Coalition seeks implementation of sugary drinks taxes | Dailytrust

Coalition seeks implementation of sugary drinks taxes

The National Action on Sugar Reduction (NASR), a coalition of organizations advocating for policy measures to tackle the health risks of consuming sugar-sweetened beverages, has called for the immediate implementation of the sweetened beverage tax law introduced via the Finance Act in December 2021.

According to the coalition, implementing the sweetened beverage tax will save public health and create economic value as Sugar-sweetened beverages (soft drinks) contribute significantly to the rising burden of non-communicable diseases (NCDs) in Nigeria, including type II diabetes, stroke and heart disease.

“A single soft drink bottle contains staggering amounts of sugar, up to 12 cubes. Soft drinks are also a major contributing factor to tooth decay and obesity, a risk factor for a host of chronic diseases. A Euromonitor report lists Nigeria as the 4th highest consumer of soft drinks in the world,” a communique at the end of the coalition meeting in Abuja said.

It said that the NCDs have far-reaching economic effects with a significant cause of premature death in people under 40 years and that NCDs have the chilling capacity to cut lives short in their prime.

They said that this is a setback to economic productivity as an estimated 12 million people in Nigeria suffer from diabetes mellitus and based on an average cost of illness of $400.52 per person per year, the national cost of treating diabetes in a given year is approximately US$4.8bn, excluding the cost of lost productivity.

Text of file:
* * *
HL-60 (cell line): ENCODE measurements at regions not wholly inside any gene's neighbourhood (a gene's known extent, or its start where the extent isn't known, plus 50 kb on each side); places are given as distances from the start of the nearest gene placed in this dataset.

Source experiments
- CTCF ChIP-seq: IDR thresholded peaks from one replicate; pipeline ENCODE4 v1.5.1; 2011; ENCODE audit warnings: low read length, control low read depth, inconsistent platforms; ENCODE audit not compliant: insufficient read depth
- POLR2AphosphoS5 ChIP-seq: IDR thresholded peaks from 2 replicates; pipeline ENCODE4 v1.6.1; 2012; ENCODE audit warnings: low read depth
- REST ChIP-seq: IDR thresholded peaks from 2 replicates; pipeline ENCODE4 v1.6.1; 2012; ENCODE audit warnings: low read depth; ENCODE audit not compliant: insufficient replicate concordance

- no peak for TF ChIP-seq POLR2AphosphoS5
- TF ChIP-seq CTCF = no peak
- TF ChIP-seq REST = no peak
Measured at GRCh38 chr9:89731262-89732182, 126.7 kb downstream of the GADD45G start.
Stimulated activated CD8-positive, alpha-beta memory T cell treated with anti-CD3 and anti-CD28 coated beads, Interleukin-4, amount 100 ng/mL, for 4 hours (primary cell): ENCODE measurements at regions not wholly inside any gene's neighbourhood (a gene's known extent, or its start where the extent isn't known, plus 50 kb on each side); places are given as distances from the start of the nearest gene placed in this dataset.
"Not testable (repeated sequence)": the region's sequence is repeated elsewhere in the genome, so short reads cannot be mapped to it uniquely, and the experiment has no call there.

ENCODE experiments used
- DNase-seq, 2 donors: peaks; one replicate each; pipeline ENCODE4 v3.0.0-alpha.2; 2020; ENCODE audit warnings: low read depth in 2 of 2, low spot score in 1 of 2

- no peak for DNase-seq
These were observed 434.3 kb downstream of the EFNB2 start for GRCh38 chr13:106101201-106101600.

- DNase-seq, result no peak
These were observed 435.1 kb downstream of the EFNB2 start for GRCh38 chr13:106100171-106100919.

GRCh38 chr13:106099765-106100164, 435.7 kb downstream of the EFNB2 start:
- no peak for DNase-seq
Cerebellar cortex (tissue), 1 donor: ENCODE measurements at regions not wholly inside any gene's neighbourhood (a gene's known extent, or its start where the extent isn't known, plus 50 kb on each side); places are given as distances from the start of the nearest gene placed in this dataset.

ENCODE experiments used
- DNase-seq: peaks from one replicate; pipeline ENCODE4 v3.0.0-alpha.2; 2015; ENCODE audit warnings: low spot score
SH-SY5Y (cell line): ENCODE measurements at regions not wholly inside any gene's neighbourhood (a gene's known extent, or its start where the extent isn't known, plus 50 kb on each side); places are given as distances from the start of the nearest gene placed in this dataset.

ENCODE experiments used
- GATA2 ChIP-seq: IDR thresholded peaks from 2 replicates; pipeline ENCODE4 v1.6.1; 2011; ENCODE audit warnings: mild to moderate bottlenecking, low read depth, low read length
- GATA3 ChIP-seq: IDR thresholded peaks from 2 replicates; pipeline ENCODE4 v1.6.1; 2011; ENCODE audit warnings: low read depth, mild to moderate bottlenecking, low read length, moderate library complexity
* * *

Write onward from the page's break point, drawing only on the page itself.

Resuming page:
“The same study that estimated the cost of illness per person also showed that for majority of the patients, the cost of illness was over 25 percent of their annual income. These expenses come to nearly N37,000 a month, more than half of an average Nigerian’s monthly earnings of N60,000,” the communique said.

It added that this also amounts to more than 10 times the budgetary allocation for health per citizen.

It said, “Such high healthcare costs signify that many people who can afford to buy soft drinks cannot afford to treat the chronic diseases associated with drinking them.

“Evidence from a nationally representative survey conducted in June 2021 by the coalition, NOI Polls and Research Hub Africa found that 54 percent of Nigerians support the sweetened beverage tax, provided it is used to improve healthcare outcomes.

“Growing evidence shows that health policies, such as taxes on sugary drinks can discourage consumption and prevent their adverse health effects.

“The coalition recognizes the effort of the Minister of Finance to introduce the tax as a

step in the direction that should be accompanied by an implementation mandate. This

fiscal intervention in the form of an excise tax will promote healthy choices and if

earmarked accordingly, can provide much-needed revenue to subsidize diabetes

treatment costs and control of other NCDs,” the coalition said.

Members of the coalition are Diabetes Association of Nigeria, Nutrition Society of Nigeria, Nigeria Cancer Society, Breast Without Spot, Lafiya Wealth Initiative, TalkHealth9ja, Nigeria Health Watch, Project PINK BLUE, Sustainable Development Initiative; and African Youth Initiative on Population, Health and Development (AfrYPoD).

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